Don't get carried away with the bailing,
Warned Marguerite. The possibilities,
Though endlessly fascinating to some,
Have already exhausted my short patience.

But it takes less time to tell than to do.
This constant work left me little time
Either to navigate across the sea
Or indeed to cast my net out for fish.
But even had I time to navigate
That time would not have provided me much
Without a compass or nautical charts,
Without a sextant, without a memory
For the movement of the planets and the stars
And the suns and the moons which came and went
Whenever they pleased and observed no rules
And so neither surprised me when they appeared
Nor disappointed me when they disappeared.
Some mystics will tell you, if asked or not,
That whichever way for prayer you face,
For true believers that way is Mecca,
Although it's best not to make a test,
Since such ways are not always direct
When time comes to set off in haj.
It's likewise, a bit, for clueless who fish.
In truth, one place was as good as the next,
For even had I time to cast my net,
That time would not have provided me much
So ill-equipped a fishboat had I.
Although I had a net, I lacked a club
With which to beat a sea-creature senseless
And lacked a pail into which I could fling
Its bleeding form, now turned cold and limp,
For had I such a pail I, no fool,
Would've bailed out water with that pail
Instead of using beer tin in port hand
Or using soup tin in starboard hand,
Neither of which, of course, would fit a fish
That wouldn't slip through the mesh of my net.

This story, parrot, is getting stagnant.
Can you get on with it? said Margeuerite.

But then one day my luck took a turn,
For the better it seemed, but really for worse.
On that day I was sitting there in my boat,
Afloat right beneath heaven's apex,
To my eye a spot as suited as any,
When I felt the slight change in the net's drag
That indicated, even to incompetents,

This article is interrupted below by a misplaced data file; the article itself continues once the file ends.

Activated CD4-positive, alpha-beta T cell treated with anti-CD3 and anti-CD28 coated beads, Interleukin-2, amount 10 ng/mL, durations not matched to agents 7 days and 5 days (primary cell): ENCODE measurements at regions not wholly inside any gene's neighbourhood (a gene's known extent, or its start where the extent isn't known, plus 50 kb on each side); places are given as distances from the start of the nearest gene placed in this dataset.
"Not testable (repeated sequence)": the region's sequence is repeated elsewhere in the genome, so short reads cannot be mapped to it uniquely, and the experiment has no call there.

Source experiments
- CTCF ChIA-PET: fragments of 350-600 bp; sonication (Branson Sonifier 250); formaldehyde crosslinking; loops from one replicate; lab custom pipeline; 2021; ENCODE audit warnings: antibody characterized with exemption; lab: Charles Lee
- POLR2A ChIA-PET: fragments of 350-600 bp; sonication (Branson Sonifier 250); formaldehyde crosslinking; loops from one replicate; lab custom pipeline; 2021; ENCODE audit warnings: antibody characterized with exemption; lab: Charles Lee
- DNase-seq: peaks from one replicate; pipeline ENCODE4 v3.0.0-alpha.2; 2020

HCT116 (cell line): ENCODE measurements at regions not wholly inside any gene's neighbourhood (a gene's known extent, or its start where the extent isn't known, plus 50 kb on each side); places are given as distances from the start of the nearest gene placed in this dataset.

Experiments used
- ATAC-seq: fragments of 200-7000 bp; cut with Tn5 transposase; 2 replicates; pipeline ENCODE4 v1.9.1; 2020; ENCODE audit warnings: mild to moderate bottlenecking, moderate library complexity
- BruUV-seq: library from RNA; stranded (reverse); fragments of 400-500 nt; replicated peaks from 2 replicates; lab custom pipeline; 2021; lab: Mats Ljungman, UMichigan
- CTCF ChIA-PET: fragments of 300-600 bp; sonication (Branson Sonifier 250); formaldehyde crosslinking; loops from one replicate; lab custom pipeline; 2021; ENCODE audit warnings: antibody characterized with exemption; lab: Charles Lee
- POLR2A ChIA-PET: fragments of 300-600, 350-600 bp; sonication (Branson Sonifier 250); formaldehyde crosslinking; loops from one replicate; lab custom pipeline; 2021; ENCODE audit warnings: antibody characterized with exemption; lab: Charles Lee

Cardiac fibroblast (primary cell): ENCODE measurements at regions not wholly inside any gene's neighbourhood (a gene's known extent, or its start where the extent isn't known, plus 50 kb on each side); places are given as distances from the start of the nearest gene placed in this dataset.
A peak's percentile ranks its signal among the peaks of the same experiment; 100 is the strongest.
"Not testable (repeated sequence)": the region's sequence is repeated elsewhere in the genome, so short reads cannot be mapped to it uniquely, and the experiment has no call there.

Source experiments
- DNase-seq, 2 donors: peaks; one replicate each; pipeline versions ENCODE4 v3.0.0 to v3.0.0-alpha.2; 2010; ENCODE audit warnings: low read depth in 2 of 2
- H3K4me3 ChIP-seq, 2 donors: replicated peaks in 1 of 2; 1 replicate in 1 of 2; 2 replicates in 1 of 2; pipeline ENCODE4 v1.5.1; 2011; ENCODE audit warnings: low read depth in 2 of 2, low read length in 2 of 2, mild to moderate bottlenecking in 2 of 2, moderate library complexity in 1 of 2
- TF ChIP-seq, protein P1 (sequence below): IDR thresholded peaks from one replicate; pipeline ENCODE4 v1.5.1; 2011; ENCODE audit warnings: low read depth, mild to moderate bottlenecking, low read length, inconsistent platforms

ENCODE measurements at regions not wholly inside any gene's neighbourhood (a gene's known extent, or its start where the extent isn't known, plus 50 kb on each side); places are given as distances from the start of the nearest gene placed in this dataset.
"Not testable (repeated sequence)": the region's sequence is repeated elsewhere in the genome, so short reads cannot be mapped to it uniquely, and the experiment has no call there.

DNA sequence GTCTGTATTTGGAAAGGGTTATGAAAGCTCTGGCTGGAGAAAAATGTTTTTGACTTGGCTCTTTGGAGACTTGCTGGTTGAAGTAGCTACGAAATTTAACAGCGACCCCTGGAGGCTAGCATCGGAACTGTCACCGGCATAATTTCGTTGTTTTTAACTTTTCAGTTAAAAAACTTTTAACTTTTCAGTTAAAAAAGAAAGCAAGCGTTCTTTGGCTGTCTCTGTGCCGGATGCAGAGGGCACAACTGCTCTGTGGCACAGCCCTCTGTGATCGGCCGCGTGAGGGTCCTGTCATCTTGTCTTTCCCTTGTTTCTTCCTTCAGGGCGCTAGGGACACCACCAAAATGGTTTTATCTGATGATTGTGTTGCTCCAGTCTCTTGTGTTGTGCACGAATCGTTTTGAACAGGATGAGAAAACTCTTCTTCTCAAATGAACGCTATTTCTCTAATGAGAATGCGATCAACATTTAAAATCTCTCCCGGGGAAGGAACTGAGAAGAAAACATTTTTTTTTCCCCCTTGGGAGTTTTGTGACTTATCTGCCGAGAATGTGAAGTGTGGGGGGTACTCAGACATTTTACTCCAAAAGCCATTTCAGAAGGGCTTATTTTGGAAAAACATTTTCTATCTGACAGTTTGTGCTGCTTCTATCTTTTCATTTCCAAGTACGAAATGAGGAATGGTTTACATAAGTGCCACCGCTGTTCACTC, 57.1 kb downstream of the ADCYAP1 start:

Perhaps a fish, perhaps a clot of weed.
This came, as such interruptions do,
Just as I was about to begin lunch.
But no meal can ever compete with this,
The small shiver that races through the net,
The little shock with which world will announce
That time has come to play a game of chance.
It's why we go down to the seas in boats
Or drop onto peaks from helicopters
Or drive through forests in our four by fours.
Fortune will hide behind roadside shrubs
And time to time throw some carcass out.
You don't know if the hurtling slab of meat
Is a white stag that bounds across your path
As call to adventure, the start of a tale,
Or moose doomed to go through your windshield,
An end to two tales, both your's and his,
Or just an eyelash-stuck bacon crumb.
Some feel this thrill once, some never,
And some so often it goes unnoticed.
Nine times or less per year is optimal
To keep the thrill undiminished, alive,
Assuming no occasion turns tragic,
Or so ancient sages learned from visions
Dismantled with care, as cats with dead mice,
Part by ruined part, so to remember,
So to catch it before it slips away
And hides again in piles of greasy bones.
This is how all new knowledge is gained,
Which berries are bitter, which bring death,
And which go well with a dollop of cream.
And these dreams arrive with that same jolt,
That same unanticipated thrill
That doesn't leave until the fruit's consumed
And you fall down dead or smile with relief.
I drew the net in and found that I'd caught
A fish, a small fish, too small a fish,
Salmon, I'd say, from the adipose fin.
I flung it back in, cast again net,
Again felt snag, again drew it back.
When net returned, the same fish was there.

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